IT Service Management maturity is typically broken out into five levels. There are plenty of different names for each level, but the idea behind each one remains the same. In this post, we will use the following terms for each level.
Reactive – Responding to individual user challenges and requests as they occur.
Efficient – Having a systematic approach to solving known issues and managing daily tasks.
Proactive – Anticipating common issues and automating repetitive tasks as well as any appropriate remedial actions.
Aligned – Tracking and meeting service level agreements or basic performance expectations.
Strategic – Achieving IT operational excellence and taking a strategic role in driving business innovation.
We will begin by covering how to move from Level 1 – Reactive to Level 2 – Efficient. Typically, the most common barriers preventing organizations from moving beyond a reactive state are a lack of communication, knowledge, and process. The first step to progress toward Level 2 is to speak with your end-users and learn what their biggest challenges are when it comes to engaging your service organization. You might be surprised at what you learn by having those conversations. However, it is important to keep in mind that communication does not always reach every part of the organization. If there is dissatisfaction with the service provider, it is often communicated to those at higher levels within the organization. This is why you should talk to users at every level, including leadership, to find out what they are hearing.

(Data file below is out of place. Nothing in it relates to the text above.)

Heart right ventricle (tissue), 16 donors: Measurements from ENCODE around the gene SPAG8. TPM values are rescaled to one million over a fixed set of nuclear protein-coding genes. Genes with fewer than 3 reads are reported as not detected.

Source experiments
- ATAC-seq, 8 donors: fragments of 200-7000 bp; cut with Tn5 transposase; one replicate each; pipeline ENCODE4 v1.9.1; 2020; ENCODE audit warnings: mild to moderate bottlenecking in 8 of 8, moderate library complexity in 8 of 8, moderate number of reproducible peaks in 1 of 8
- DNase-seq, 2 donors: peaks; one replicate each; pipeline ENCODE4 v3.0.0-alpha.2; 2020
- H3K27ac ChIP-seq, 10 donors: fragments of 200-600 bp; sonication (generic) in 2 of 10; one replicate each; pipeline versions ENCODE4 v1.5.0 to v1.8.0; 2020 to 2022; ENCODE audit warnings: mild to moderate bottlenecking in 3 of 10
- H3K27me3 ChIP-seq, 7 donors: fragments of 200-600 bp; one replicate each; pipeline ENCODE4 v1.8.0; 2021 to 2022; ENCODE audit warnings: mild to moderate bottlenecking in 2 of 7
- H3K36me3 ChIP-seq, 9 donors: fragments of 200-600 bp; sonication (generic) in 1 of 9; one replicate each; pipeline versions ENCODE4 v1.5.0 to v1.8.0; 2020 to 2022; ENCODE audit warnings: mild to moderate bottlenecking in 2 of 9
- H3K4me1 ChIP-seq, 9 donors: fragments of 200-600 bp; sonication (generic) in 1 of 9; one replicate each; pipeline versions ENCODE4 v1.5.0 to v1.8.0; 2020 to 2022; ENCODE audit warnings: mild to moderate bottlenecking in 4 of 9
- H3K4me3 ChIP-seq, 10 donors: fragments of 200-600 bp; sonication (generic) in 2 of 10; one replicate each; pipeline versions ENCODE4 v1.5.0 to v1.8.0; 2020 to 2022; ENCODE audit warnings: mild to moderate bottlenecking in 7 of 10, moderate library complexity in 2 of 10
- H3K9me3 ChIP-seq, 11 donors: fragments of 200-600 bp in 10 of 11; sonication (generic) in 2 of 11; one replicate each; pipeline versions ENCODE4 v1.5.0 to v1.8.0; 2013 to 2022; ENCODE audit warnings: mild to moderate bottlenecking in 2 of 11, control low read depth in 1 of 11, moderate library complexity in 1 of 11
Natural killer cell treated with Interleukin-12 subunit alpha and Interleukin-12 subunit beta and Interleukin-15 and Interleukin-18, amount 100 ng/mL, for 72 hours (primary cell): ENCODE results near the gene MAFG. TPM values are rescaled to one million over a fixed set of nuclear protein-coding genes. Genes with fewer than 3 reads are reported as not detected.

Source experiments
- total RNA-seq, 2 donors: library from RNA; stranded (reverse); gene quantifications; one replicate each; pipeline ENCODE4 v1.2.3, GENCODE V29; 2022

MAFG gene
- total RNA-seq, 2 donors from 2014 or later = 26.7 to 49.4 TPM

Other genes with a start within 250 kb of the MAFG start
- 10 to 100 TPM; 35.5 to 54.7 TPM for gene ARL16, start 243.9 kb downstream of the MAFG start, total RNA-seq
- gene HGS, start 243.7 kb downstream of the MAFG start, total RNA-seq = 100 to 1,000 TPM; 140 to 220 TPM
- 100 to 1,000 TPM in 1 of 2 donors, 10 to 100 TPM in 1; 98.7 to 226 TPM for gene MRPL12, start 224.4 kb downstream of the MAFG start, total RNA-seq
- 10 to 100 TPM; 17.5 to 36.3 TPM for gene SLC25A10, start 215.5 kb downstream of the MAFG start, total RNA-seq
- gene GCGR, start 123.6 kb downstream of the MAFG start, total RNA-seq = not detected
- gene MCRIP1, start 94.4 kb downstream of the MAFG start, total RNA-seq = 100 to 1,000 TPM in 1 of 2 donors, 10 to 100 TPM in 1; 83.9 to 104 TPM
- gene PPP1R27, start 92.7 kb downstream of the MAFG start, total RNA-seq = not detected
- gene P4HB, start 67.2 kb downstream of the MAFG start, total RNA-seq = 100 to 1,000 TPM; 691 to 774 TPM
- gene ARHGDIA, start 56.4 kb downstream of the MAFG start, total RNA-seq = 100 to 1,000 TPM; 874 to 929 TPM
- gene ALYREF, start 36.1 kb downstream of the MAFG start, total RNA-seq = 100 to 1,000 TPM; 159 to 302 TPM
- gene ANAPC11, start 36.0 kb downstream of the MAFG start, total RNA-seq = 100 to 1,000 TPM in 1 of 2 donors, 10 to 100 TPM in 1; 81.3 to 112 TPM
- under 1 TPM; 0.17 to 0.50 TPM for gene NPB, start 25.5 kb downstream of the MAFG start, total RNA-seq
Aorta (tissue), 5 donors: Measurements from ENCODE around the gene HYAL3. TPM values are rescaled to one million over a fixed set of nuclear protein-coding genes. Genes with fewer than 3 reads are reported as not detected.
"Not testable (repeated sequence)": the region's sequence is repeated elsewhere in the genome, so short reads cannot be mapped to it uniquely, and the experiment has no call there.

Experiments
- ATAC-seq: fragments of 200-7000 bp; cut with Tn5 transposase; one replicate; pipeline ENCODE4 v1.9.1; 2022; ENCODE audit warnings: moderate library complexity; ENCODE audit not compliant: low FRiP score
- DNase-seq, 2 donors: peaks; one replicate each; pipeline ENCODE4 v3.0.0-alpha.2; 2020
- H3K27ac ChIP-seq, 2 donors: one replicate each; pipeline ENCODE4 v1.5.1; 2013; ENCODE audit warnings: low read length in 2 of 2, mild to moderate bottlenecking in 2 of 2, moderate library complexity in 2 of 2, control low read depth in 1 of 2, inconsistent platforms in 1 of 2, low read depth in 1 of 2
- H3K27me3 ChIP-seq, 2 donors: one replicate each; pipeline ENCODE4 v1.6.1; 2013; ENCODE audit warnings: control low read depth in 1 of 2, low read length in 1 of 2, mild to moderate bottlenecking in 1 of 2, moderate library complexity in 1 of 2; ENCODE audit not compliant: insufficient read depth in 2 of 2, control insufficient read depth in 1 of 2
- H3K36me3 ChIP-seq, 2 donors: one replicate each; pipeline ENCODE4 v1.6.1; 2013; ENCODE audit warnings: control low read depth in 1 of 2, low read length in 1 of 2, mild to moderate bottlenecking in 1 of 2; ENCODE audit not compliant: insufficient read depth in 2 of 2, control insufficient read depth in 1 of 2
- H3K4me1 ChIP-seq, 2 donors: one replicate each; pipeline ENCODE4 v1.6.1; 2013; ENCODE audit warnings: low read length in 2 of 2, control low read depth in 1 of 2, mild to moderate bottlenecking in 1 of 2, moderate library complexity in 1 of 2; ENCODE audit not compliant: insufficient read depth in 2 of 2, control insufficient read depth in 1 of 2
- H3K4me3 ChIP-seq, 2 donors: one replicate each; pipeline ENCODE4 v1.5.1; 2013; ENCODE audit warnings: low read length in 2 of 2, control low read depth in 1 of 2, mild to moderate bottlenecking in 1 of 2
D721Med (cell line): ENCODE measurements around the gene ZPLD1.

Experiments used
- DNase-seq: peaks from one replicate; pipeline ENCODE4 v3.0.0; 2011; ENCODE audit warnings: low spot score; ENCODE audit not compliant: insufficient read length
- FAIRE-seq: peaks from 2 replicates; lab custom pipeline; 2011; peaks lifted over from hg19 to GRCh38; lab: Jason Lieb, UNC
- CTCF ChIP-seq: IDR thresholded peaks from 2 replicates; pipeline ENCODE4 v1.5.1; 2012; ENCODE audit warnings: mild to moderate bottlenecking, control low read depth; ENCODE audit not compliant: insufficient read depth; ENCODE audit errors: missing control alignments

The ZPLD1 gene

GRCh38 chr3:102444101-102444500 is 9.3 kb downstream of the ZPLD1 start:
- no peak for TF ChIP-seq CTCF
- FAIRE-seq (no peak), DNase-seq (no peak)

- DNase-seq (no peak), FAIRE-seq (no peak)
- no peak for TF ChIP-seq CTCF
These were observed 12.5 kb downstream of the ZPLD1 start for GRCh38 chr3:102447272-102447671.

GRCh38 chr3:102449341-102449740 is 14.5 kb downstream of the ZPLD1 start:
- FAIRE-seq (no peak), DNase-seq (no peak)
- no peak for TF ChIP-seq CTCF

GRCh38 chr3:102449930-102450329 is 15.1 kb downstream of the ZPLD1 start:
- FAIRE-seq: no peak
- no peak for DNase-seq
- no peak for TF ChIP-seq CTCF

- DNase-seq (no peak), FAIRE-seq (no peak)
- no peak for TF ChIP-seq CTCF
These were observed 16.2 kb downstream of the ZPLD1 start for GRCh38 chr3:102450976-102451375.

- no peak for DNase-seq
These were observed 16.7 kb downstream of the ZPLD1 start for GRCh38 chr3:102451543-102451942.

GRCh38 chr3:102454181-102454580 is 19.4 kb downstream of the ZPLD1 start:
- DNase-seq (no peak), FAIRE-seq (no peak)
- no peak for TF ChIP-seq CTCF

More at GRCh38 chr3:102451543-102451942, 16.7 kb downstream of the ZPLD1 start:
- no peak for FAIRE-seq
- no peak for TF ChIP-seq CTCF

It is incredibly difficult to run a service organization without having some understanding of issues that arise most often versus those that are uncommon or just one-off occurrences. Attaining this type of historical data provides the basis for generating some level of metrics.
Whichever way you go about gathering metrics, apply the 80/20 model to identify problems that are most common and therefore taking up a majority of your team’s time. Once you learn which issues are most prevalent, map out a defined and repeatable process for resolving them. You do not need to have a fully polished and comprehensive process or one that tries to account for every possible variation. Just outline some basic steps. For example, define which group usually attends to a particular type of problem, then determine a way to communicate and enforce this as a standard process.
Going through the exercise of outlining steps to resolve the most common issues will put your team on the path to become much more efficient and far less reactive. With extra time and capacity resulting from your efforts, you can focus more on moving forward the initiative of moving up to the next level of IT Service Management maturity.
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